There’s something rotten about the state of Australian rugby union. A 40-6 Rugby World Cup defeat to Wales confirmed what most down under already knew – the 15-man code and the men’s national team is in one hell of a hole.
Fresh from a historic loss to Fiji last week, the men in green and gold backed up with an even more embarrassing capitulation in Lyon. The Wallabies have one last run out against Portugal, next weekend, but that should be a mere formality.
Barring a major miracle they will be not advance past the group stage and head home from the tournament in France early for the first time ever. For the two-time William Webb Ellis trophy winners, and the nation that produced David Campese, Tim Horan, George Gregan, Joe Roff and John Eales, it doesn’t get much worse.
What makes it even sadder – and entirely predictable – is that the writing has been on the wall for years, if not at least a decade. Grassroots rugby in Australia is struggling, participation is in decline and the women’s game is up in arms. The NRL and AFL are thriving across the country as they grab fans, the best young athletes, media space and broadcasting dollars, while Super Rugby has been on the wane for an age.
In a land where the fight between the football codes is intense, where cricket reigns supreme in the summer and even basketball has a steady foothold, rugby union has fallen well behind. While the provincial game and the administration have been called into question and come under fire for some time, the Wallabies – the main symbol of the sport in Australia – have consistently underperformed.
As the lure for players to ply their trade in France, the UK and Japan has increased, due to the rich treasures on offer, the quality of Australia’s Super Rugby footprint has suffered. When you are not playing against the best week-in-week-out for your state or province, you are hardly going to be fully prepared to face Antoine Dupont or Jonny Sexton on the international stage. Allied to that has been the flood of Australian talent to other countries, emphatically emphasised by Canberra-born and raised winger Mack Hansen scoring Ireland’s only try against South Africa on Saturday.
The Wallabies have lost 18 of their past 24 games and won just once (against Georgia) in their eight matches under coach Eddie Jones. They haven’t won the Bledisloe Cup for more than 20 years and haven’t claimed a Rugby Championship title since 2015. Australia are far off the pace compared with the Springboks, All Blacks, France and Ireland, not to mention Wales, England and others.
The hard but inescapable truth is that the Wallabies have been poor for years and this World Cup was no surprise. Even since the Michael Cheika-Raelene Castle disaster in Japan four years ago, the rot has been brutally exposed. Kiwi coach Dave Rennie held the reins for a while, and somewhat steadied the ship. But he couldn’t navigate the iceberg ahead and he was ruthlessly sacked and replaced by Jones just six months ago.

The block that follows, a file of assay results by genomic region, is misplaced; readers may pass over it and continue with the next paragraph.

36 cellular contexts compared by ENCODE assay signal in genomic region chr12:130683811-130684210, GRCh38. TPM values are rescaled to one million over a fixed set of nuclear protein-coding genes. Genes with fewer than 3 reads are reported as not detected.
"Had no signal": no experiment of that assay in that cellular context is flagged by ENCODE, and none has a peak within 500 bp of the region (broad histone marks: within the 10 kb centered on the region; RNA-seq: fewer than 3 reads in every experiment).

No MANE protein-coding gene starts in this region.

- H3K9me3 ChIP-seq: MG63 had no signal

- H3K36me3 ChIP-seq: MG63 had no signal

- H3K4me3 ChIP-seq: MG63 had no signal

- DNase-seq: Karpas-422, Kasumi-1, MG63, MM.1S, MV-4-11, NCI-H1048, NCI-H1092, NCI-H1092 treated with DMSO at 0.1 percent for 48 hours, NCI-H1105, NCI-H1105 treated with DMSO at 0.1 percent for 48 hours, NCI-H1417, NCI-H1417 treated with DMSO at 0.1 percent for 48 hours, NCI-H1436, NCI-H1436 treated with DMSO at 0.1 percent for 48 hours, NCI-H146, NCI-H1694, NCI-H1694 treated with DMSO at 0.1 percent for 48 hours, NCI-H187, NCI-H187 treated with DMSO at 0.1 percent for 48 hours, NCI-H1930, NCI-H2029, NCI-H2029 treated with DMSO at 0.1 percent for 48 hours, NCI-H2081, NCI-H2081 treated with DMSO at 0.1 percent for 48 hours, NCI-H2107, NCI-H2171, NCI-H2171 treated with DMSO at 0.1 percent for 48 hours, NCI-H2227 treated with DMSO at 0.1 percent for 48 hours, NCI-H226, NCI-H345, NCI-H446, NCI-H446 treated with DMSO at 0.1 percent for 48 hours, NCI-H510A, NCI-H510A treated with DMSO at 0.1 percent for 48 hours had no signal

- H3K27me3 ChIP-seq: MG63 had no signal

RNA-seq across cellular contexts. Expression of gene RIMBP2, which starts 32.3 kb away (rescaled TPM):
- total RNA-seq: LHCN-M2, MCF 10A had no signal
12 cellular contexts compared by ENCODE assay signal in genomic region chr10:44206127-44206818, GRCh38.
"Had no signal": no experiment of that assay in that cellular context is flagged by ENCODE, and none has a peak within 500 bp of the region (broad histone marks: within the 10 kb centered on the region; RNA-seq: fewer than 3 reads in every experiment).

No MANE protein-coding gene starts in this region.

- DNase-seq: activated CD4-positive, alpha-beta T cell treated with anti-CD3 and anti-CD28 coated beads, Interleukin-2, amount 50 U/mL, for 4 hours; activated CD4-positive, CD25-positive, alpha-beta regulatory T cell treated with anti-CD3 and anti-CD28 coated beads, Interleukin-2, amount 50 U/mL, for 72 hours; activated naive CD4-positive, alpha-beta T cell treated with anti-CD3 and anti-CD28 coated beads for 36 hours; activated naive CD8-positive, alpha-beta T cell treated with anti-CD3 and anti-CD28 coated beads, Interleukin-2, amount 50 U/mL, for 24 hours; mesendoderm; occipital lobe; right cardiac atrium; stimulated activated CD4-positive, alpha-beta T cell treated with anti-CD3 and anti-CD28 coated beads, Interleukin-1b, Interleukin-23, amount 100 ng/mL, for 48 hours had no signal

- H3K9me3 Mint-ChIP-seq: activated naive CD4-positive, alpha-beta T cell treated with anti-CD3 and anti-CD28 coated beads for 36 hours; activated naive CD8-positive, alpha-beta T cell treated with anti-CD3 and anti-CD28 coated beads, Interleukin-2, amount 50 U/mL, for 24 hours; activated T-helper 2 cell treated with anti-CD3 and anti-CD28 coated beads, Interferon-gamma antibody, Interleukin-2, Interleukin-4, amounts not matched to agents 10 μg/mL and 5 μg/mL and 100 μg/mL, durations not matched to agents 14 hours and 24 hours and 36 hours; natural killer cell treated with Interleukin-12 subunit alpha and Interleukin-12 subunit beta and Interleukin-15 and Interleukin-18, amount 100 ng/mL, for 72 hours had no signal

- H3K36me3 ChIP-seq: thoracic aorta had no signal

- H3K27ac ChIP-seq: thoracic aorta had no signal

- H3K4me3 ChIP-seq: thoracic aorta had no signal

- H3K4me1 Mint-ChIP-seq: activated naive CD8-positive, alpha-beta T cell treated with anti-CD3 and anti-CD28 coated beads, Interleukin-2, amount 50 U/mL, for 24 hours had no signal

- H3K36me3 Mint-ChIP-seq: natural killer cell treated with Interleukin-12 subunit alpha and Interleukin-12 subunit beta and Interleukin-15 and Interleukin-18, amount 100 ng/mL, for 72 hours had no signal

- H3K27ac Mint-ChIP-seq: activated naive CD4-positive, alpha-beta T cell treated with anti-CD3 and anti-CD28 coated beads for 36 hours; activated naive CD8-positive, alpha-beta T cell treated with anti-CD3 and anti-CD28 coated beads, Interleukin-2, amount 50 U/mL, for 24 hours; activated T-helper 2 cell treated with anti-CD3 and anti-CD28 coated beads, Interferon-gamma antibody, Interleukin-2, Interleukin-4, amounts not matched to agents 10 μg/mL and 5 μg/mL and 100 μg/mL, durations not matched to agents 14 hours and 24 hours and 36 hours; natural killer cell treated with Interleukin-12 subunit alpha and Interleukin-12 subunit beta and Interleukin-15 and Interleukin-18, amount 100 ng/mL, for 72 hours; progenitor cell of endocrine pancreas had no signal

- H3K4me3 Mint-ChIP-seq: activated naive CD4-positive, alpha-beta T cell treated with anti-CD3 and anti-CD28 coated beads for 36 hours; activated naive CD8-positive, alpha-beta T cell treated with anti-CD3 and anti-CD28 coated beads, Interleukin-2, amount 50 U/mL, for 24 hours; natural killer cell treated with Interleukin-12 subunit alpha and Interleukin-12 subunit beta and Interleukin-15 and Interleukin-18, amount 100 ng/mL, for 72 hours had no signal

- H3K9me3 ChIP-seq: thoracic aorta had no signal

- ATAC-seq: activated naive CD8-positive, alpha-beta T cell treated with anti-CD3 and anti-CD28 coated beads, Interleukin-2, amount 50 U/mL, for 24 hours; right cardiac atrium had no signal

Rugby Australia bosses thought the axing of Jones by England in January was a godsend. A gift enabling them to turn Australian rugby around – it wasn’t. What they thought was a masterstroke has quickly turned into another major blunder.
Officials thought Jones, with his quick wit and ocker personality, would galvanise interest and get the media on board. They thought, with a British and Irish Lions tour to Australia in 2025, not to mention hosting the World Cup on its own shores in 2027, he could spark a golden decade.
And while the wily 63-year-old did grab some column inches early with his one-liners and his poaching of Joseph Sua’ali’i from the NRL, he has failed where it matters most – on the field with his team.
There was little time for Jones to implement changes or try new players with only a handful of games before the World Cup. The coach decided to gamble massively by leaving captain Michael Hooper at home, along with veteran playmakers Quade Cooper and Bernard Foley. Instead, he took just one recognised No 10, Carter Gordon, as part of a young squad to try to build for the future. It’s a strategy that has been badly exposed in France.
Jones disrespected opponents and the World Cup itself by focusing purely on 2027, and not the tournament at hand. His recent contact with Japan about a potential future job, as reported by the Sydney Morning Herald on the eve of the Wales game, was an even bigger slap in the face to fans. As Foley tweeted during the Welsh loss: “It didn’t have to be like this!”
The 76-cap Wallaby is right. Rugby Australia does not need a magician to turn around the fate of the sport and its national team, it needs real reform to its provincial system, a national model similar to that employed by Ireland and improvement to its pathways. It needs changes to its selection policies, a bigger focus on its amateur ranks and an end to the blazer brigade and old boys network that dominates its power structures.
“There’s been a long period of mediocrity and it needs to change,” World Cup winner Gregan admitted after the Wales fiasco. There’s no time like the present.